Friday, May 29, 2009

Short Burst Series- Crimes of Corruption

So, yet ANOTHER Chicago Alderman is being charged with what I like to call "crimes of corruption."

According to today's Chicago Sun-Times, "Ald. Isaac "Ike" Carothers (29th) was charged Thursday with fraud and bribery for allegedly accepting $40,000 in home improvements and other gifts from a politically connected developer, but he has been cooperating with the feds since April 2008, according to court papers."


So it goes...

Wednesday, May 27, 2009

Short Burst Series- The Children Are Our Future?

Life isn't always about fun and games and being on the road and playing all these gigs that I play.

OK, it is, but sometimes, there are other things that are equally as important.

In the continuing growth of the "Nanny States of America," it seems that we are allowing the yet-to-fear-us U.S. government to walk one step further into our homes (which we so desperately protected during a tiny argument with the Brits called the Revolutionary War back in the 18th century):

Drug testing for students engaged in extracurricular activities
, mostly aimed at the "student athlete" (whatever that means,) but extending to any student that does anything in addition to attending class (school dances are included.)

(Aren't we supposed to learn from the past?)

The government, of course, tries to justify these actions very simply: Addiction. Treatment.

Professional help.

The alleged problem and solution, wrapped up in a nice little package.

First off, this all sounds like a benefit to the insurance industry (the cynic in me always comes out first.) After all, someone has to get the contract to administer and obtain the results of this test (read: American Way.)

This is just another example of the growing FASCISM in the U.S. That's right, fascism. And we're afraid of European SOCIALIST ideals?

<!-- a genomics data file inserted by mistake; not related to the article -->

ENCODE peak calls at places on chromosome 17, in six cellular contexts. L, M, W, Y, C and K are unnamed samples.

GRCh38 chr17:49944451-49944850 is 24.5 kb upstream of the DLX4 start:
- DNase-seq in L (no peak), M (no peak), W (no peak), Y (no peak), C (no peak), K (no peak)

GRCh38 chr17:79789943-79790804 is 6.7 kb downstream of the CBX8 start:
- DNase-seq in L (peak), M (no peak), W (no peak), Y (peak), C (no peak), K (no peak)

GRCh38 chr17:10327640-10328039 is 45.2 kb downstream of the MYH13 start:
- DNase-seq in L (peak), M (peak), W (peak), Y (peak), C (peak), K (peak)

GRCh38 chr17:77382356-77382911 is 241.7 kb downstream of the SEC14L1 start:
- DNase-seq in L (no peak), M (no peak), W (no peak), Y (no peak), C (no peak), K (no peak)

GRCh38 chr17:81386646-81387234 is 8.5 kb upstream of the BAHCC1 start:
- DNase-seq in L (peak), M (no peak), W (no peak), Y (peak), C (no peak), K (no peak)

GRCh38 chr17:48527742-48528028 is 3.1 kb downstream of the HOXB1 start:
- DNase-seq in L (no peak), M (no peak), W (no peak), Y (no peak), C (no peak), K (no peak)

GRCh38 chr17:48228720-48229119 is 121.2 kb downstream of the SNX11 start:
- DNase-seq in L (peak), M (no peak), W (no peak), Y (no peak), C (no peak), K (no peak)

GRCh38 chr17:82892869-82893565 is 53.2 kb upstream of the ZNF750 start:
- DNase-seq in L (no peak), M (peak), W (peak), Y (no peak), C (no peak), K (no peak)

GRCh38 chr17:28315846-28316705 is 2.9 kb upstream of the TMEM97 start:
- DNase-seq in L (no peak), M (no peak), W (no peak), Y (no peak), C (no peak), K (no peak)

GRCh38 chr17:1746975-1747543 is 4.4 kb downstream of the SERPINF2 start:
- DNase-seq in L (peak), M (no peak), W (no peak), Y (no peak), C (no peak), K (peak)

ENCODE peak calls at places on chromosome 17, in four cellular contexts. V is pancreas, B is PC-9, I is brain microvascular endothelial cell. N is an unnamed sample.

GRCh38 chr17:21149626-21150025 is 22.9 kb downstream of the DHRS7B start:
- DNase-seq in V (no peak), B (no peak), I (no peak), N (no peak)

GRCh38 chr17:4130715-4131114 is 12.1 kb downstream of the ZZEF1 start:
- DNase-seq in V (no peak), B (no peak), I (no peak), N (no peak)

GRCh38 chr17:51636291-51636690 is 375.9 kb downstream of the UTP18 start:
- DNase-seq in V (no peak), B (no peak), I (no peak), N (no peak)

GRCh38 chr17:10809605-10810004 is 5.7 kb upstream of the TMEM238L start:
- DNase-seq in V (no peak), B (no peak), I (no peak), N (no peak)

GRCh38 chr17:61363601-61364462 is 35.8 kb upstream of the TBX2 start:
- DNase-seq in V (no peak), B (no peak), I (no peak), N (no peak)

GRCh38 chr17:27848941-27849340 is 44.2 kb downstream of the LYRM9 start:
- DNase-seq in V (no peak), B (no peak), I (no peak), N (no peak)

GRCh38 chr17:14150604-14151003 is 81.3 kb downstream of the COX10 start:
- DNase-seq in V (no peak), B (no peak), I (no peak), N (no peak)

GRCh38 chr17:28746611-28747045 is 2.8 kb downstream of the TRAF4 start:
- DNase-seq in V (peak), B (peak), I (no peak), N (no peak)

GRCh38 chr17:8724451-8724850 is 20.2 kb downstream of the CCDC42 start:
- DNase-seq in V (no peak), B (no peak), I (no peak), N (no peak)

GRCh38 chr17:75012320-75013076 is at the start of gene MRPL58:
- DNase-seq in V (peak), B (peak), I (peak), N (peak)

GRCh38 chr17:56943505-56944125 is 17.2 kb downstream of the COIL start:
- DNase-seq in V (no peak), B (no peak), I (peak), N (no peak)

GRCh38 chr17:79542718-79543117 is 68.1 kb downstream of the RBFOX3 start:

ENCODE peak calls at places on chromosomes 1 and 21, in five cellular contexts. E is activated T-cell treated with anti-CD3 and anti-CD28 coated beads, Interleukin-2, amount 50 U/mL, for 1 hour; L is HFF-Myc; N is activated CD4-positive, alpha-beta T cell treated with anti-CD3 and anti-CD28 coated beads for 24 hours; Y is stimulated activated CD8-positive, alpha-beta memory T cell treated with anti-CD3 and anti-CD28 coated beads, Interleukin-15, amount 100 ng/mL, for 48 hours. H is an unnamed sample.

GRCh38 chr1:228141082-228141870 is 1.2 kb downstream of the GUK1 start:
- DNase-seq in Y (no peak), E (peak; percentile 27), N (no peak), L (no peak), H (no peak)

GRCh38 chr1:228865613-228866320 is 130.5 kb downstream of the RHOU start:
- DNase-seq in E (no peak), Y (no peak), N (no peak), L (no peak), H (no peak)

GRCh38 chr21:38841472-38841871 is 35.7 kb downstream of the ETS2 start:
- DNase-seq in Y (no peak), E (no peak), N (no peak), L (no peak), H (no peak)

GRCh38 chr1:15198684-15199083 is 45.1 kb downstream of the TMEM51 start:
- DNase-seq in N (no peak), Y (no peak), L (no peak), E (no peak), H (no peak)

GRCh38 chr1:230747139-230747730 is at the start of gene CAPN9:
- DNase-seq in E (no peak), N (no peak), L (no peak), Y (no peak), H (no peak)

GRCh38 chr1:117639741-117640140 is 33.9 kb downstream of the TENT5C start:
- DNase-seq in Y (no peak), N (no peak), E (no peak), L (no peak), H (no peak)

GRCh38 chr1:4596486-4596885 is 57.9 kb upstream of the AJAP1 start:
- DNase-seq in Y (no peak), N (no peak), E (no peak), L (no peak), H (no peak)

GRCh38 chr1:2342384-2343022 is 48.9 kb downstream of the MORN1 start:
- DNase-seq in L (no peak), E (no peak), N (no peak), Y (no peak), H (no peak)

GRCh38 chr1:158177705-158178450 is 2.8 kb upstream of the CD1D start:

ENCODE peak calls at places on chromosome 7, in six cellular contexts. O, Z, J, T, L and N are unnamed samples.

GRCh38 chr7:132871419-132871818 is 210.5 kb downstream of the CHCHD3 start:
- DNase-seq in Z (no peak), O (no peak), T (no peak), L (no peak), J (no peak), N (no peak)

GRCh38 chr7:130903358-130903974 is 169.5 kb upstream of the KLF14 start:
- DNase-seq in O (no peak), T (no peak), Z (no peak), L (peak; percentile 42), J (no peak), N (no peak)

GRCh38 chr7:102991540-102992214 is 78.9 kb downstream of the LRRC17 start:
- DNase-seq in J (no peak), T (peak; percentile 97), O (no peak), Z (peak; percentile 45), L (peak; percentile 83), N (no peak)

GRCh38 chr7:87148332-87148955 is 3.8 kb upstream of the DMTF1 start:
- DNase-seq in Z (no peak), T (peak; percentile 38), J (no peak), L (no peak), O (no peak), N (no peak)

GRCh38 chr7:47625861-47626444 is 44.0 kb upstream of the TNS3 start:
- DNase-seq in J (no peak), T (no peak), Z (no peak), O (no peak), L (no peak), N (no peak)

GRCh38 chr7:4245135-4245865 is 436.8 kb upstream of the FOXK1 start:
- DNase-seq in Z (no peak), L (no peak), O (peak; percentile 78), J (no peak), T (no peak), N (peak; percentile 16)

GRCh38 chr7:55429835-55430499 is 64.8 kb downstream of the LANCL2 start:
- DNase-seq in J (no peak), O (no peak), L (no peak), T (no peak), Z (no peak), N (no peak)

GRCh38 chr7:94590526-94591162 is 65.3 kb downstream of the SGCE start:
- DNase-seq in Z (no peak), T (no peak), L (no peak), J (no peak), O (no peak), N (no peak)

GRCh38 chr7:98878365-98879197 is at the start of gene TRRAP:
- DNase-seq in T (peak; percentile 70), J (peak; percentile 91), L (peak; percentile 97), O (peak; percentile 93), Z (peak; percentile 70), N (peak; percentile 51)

According to the web site, U.S. Supreme Court Center, "The U.S. Supreme Court (Veronica School District vs. Action ) 'caution[ed] against the assumption that suspicionless drug testing will readily pass muster in other contexts,' identifying as 'the most significant element'...the fact that the policy was implemented under the government's responsibilities as guardian and tutor of schoolchildren."

The government is the guardian and tutor of our kids? OUR (broken) government is gonna take responsibility for our kids? The same government that does not provide health care or substantial social services to those who truly NEED them? The same government that ok'd and encouraged the mass distribution and use of Ritalin to fix the dreaded ADD (read: boredom?)

The same government that can't educate our kids in the first place.

This is sick and disgusting, pure and simple. It's a(nother) heinous intrusion by the government in our personal lives. Maybe one day we'll be like China, and just limit everyone to one kid per family (to keep down the costs of drug testing, you know.)

At least a mandate like that would reduce the number of street musicians in the next generation.

So it goes...

Tuesday, May 26, 2009

Semi- Live Blogging: On the Road w/ Mississippi Heat

The final stop on the tour was Allentown, PA, headlining the Mayfair Festival of the Arts.

And, yes, Allentown is also the name of a Billy Joel song.

The Heat rolled into town Sunday afternoon, after enjoying a welcome day off, ready for the 90 minutes of face-melting.

We only had to do 60 minutes, though, so that was a bonus (less work for the same bread- the American way.) Apparently, the schedulers didn't take into account the time it takes to change over the stage from one group to the next. I gotta say, for a festival of that size (it was big, believe me) it was very poorly organized.

Since everyone working there was a volunteer, I guess the old saying "you get what you pay for" rang very true. It seemed that all of the workers really didn't know what was going on, where the various stages were, or who was in charge of what.

Even the cops directing traffic were clueless (big surprise there.)

Despite the minimal organizational short-comings, the set was awesome. It was really nice to have the big stage that I like so much. The clubs are fun, don't get me wrong, with the intimacy and all. But the festival stages are the best. I get my own monitor mix (more kick, please,) everything has a big sound, big lighting, and smoke machines are the norm.

Gotta love the smoke machines.

The show started with an uptempo, instrumental shuffle. Pierre took the head of the tune, blowing his harp (that's a harmonica for those of you who don't know) loud and proud. Carl was on, as always, tearing into his Gibson with reckless abandon, and bass-man Steve Howard was holding the pocket like a new pair of Levi's.